here in Japan, we have a python exam using a book called ‘python tutorial’ by Guido von Rossum.
so far, the book has tons of interesting information, and lots of things that get into the nitty gritty of Python (for me at least, it’s nitty gritty).
there are a couple of things I don’t understand in the book… this being one of them:
string1, string2, string3 = ‘’, ‘Trondheim’, ‘Hammer Dance’
#the first string ‘’ is two single quotes with nothing inside
non_null = string1 or string2 or string3
I’m not really sure why this yields ‘Trondheim’
Can someone explain in a bit of detail?
Thank you in advance for any help I get. Good energy your way!
The “non_null = string1 or string2 or string3” assignment basically
means set non_null to:
the value of string1
or if string1 isn’t a true value, then the value of string2
or if string2 isn’t a true value, then the value of string3
Since string1 was empty and string2 was not empty, non_null gets the
string2 value (and string3 is never reached).
For some details regarding this topic, see Python 3: Truth Value Testing.
Operations and built-in functions that have a Boolean result always return
False for false and
True for true, unless otherwise stated. (Important exception: the Boolean operations
and always return one of their operands.)
the return value of a short-circuit operator is the last evaluated argument
string1 is evaluated first, but is considered False because it is empty. string2 is evaluated next, and is considered True because it is not empty. string3 is not evaluated because string2 was considered True. The return value is string2, the last evaluated argument.
To note, this is actually a very useful feature that even some experienced Python developers are unaware of. Here’s a common use case to illustrate: instead of doing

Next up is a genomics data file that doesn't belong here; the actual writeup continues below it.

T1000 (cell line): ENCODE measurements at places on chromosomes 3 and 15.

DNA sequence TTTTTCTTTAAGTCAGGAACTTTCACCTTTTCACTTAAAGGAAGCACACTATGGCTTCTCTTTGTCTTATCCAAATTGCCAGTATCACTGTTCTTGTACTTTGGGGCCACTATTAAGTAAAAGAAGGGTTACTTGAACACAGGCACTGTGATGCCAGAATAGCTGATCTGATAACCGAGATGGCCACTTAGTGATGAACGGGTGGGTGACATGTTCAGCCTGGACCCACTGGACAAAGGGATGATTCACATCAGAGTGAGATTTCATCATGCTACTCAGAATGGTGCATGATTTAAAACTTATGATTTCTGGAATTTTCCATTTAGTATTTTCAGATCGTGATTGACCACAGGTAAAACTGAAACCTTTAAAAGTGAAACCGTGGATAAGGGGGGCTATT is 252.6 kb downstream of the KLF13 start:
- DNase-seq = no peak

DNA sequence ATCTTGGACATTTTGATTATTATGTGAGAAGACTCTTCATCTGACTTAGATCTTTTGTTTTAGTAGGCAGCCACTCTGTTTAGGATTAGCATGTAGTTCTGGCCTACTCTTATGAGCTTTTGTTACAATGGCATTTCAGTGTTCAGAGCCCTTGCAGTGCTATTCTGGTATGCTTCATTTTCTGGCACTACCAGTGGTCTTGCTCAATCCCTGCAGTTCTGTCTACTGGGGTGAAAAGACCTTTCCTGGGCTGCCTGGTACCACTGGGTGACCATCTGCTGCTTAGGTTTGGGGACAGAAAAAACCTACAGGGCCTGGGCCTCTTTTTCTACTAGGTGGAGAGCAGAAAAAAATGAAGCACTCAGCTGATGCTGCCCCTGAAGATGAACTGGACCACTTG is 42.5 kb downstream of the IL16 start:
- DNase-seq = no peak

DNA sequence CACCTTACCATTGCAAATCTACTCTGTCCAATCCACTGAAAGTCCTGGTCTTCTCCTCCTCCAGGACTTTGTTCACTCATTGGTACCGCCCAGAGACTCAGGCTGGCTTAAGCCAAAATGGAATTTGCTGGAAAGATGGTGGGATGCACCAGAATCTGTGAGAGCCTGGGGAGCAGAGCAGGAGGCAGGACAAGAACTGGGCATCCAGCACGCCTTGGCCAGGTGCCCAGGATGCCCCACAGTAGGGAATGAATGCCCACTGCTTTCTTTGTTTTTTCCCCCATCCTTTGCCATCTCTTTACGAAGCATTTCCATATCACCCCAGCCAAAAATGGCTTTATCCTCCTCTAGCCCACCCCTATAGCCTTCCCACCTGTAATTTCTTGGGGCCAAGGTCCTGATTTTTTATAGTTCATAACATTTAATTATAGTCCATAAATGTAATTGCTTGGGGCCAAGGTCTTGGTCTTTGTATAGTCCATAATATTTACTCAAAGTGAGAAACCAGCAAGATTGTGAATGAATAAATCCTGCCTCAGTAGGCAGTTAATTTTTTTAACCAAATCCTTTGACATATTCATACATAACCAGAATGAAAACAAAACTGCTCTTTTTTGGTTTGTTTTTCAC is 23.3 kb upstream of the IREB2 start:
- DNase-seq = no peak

if not ham:
ham = Ham()
spam = cook(ham)
You can do
ham = ham or Ham()
spam = cook(ham)
spam = cook(ham or Ham())
It does come at some cost—the code can be less clear to some users, and if you want to check that
ham is a specific sentinel (e.g.
None) rather than any falsey value, it won’t quite do what you want.
Thank you very much for the thorough and easy to understand answers.
Incidentally, the link that Peter included seems to be exactly the same as the book that we are using (Japanese text)…
Very nice to learn in both languages, thank you!
Seems I have a lot to learn since I understood the text and reasoning, but didn’t know that ‘’ would be evaluated as False, and that the variable would be assigned a string, and not True.
Lots to learn, so back to it👍
By Loki Black via Discussions on Python.org at 05May2022 22:55:
Seems I have a lot to learn since I understood the text and reasoning,
but didn’t know that ‘’ would be evaluated as False, and that the
variable would be assigned a string, and not True.
In Python, “or” (and “and” etc) evaluate “truthiness”: values considered
to be true or false in terms of making decisions, but not necessarily
False values which are the only valid values
There are some rules of thumb which we try use consistently:
bools are true if
True and “false” if
- numeric values are “false” if zero, and “true” otherwise
- containers like
sets are “false” if empty
and “true” otherwise
- strings (
str) look a lot like lists of characters, and so we treat
an empty string as “false” and nonempty strings as “true”
None, the common placeholder for “no value specified”, is “false”
- other objects are “true” if the rules above do not apply
When you use “or”, it returns the left value if that value is “true”,
otherwise the right value. Note: not
False, but the value
>>> 3 or 4
>>> 0 or 4
This works with while-loops and if-statements and other things because
they also test “truthiness”.
You can get real
bools if you need them:
>>> bool(3 or 4)
>>> bool(0 or 4)
>>> bool(3 and 4)
>>> bool(0 and 4)
Cameron Simpson firstname.lastname@example.org
Yup, because the “book” you have is presumably just a static printout of the Japanese translation of the official Python tutorial (which was originally written by Guido van Rossum, the initial creator of Python). The latest, up to date official version of it is hosted online on the Python website for free in a variety of languages (including Japanese) and is included with Python, so there’s no need to pay for a static version in book form (unless you really want to).
Just to note, custom classes (yours or third-party libraries, like NumPy arrays and Pandas DataFrames) can evaluate false, true, or even raise an error when used in a boolean context. But this isn’t that common, and you don’t usually need to worry about it until you get into more advanced Python programming.
Best of luck!